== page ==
How to Dye Fibres with Natural Dyes
by Christa Clay
by Christa Clay
White wool and silk are generally accepted as the fibres which most readily accept natural dyes. During the dye process, the microscales within wool fibres open up to allow the dyes to penetrate into its internal structure
Before wool can be mordanted or dyed, it must be cleaned — this method method is called scouring. Any grease, dirt, or wax on the fibres may resist the mordant or dye, leaving areas which remain the color of the raw material while the cleaned portion takes the dye color.
Goldenrod Petals or Willow Leaves
Goldenrod are at peak bloom in late summer/early fall and Willow leaves appear in late spring/summer.
Always harvest respectfully, with permission, and prudently — only take what you need, and never more than 1/3 of what you see.
Designated Dye Pot
one not used for consumables.
Scour the wool, if it is not clean
Prepare the dyebath
Put the flowers/leaves/stems in the dye pot and cover with water enough for your fibres to float ˜ eely. on med-high heat and let the vat come to a simmer (160-185F) for 1 to 2 hours, or until the water turns into a deep shade of yellow (golden-rod) or purple (wiillow). strain the vat (or catch all organic matter ˜ om the pot) and add prewetted fibre to the pot.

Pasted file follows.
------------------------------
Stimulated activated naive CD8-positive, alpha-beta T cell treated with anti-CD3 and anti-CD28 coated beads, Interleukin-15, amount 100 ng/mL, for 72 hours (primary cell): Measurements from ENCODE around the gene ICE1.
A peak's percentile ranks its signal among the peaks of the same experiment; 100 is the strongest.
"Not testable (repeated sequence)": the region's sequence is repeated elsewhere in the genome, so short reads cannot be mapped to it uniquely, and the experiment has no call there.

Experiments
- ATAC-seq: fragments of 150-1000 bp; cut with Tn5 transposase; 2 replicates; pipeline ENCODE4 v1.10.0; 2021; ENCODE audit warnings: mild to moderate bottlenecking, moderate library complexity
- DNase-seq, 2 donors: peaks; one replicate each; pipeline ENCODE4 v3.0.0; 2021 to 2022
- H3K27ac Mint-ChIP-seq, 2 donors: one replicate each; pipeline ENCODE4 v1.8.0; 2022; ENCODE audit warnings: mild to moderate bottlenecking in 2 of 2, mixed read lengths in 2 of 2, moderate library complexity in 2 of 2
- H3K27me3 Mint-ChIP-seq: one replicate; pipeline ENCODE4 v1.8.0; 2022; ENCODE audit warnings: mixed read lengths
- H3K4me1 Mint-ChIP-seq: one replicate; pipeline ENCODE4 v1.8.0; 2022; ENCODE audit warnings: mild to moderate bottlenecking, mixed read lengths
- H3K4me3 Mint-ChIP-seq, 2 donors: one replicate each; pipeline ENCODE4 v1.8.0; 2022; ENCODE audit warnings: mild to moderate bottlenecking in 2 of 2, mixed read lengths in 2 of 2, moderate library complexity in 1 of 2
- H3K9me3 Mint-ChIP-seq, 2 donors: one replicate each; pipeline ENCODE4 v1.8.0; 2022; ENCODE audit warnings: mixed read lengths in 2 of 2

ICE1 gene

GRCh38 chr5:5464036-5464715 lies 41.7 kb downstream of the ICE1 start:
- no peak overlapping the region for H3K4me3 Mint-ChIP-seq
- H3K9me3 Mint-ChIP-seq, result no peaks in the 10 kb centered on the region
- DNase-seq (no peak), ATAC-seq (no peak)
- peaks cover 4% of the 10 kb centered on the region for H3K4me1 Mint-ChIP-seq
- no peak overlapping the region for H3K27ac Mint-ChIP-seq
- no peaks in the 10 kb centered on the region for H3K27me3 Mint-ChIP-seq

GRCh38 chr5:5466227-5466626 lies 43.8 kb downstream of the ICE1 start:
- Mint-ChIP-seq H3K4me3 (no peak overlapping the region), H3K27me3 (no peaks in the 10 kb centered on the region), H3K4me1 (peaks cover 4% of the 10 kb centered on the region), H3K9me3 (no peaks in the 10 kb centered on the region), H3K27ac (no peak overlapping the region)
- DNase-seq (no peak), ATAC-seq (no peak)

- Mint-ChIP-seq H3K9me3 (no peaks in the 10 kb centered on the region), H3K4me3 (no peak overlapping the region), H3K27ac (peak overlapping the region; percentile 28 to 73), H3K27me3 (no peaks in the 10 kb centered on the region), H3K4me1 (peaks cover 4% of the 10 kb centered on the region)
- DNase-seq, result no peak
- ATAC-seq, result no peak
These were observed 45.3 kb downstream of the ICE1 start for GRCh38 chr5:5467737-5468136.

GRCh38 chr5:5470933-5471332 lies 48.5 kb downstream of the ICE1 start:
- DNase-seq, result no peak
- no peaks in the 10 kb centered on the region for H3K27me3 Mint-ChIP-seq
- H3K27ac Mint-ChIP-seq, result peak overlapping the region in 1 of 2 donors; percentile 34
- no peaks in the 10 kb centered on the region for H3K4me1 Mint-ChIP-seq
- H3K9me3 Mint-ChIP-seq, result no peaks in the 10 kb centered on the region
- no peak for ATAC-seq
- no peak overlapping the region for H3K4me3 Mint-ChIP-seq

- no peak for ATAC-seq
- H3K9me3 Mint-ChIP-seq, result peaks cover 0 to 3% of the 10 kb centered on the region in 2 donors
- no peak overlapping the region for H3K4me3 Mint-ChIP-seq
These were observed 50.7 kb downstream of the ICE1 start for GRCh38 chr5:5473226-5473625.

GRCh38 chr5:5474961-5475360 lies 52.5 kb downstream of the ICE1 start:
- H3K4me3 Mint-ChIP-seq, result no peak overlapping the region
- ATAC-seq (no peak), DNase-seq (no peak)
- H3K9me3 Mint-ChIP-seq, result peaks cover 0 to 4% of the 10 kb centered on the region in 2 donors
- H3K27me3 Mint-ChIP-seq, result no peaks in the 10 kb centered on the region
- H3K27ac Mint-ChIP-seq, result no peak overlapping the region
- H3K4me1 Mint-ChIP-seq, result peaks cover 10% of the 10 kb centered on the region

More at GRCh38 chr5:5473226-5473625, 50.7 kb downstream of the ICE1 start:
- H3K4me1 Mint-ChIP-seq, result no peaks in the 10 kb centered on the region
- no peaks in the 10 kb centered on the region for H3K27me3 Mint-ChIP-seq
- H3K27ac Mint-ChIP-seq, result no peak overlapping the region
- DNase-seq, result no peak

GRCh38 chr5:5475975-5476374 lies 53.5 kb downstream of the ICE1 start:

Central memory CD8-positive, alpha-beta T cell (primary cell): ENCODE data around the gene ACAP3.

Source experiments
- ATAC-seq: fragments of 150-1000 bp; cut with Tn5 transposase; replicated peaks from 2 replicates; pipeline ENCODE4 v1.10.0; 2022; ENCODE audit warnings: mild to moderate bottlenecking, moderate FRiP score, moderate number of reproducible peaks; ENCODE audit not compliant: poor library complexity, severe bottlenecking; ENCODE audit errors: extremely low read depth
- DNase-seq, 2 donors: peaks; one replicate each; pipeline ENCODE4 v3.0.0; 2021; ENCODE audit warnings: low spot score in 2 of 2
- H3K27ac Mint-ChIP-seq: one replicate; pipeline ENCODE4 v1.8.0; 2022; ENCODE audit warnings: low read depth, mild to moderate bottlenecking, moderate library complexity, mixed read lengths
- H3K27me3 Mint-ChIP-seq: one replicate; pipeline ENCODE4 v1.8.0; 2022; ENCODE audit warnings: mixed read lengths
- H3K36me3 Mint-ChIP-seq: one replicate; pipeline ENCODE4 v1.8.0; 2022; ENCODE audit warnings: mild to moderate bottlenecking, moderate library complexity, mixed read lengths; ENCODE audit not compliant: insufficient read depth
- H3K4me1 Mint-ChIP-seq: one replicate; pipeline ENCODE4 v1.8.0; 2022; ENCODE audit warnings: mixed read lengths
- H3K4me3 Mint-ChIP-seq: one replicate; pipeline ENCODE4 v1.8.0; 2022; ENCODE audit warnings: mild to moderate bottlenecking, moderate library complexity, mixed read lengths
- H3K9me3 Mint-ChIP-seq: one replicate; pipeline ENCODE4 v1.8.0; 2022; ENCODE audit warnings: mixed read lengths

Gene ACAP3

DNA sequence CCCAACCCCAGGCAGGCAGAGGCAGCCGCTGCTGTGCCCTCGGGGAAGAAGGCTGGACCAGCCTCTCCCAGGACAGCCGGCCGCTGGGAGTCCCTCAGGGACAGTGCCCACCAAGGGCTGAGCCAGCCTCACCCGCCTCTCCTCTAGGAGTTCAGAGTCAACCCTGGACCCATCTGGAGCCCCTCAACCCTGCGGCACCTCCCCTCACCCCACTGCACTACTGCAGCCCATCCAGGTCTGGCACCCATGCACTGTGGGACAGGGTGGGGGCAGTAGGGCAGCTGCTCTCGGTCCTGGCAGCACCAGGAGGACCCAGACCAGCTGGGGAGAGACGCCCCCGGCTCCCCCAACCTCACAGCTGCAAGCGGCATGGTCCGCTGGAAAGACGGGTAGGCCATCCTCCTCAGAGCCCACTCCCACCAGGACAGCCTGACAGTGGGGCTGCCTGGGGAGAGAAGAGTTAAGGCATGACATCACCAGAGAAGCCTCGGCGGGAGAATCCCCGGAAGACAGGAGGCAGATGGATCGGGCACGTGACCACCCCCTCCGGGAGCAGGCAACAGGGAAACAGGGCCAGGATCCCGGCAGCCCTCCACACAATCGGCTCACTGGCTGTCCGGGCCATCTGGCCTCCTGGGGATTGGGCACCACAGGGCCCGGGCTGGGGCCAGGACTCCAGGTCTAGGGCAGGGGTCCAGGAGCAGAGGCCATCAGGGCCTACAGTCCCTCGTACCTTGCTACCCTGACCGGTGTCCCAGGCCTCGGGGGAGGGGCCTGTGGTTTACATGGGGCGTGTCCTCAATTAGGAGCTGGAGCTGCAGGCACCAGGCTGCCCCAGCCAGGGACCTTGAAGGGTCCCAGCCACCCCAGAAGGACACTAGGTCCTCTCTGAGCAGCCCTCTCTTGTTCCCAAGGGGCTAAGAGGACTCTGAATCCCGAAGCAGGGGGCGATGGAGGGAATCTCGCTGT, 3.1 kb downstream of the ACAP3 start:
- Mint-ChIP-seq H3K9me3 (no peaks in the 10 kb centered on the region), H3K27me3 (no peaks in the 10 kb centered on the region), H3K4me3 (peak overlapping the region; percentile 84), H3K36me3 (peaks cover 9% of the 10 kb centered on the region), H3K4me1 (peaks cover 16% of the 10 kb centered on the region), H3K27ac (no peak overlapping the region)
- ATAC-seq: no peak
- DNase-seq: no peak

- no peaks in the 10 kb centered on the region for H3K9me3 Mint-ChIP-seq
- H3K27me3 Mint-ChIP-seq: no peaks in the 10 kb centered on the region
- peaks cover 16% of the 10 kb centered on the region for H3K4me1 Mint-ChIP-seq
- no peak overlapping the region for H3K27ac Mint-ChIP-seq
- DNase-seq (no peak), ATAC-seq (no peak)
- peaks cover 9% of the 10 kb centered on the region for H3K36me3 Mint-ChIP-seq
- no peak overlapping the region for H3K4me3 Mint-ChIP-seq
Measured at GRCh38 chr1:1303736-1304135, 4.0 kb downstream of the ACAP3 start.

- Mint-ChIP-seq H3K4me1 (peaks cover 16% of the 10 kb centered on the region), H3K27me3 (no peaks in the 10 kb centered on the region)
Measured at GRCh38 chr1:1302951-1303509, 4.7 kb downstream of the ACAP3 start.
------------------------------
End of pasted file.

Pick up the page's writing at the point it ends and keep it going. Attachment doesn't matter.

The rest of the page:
Warm wool slowly in a pot of water
On medium to low heat, and let the fibres sit in the bath for 1 hour or until you are satisfied with their color. Avoid agitating the wool or it will felt.
Hang dyed ﬁbres in the shade
For 20 minutes before rinsing in warm or cool water. Then hang to dry again in the shade.
*use an iron modifier to intensify dye colour, pre-wet fibres before mordanting with iron use designated pot when making modifier.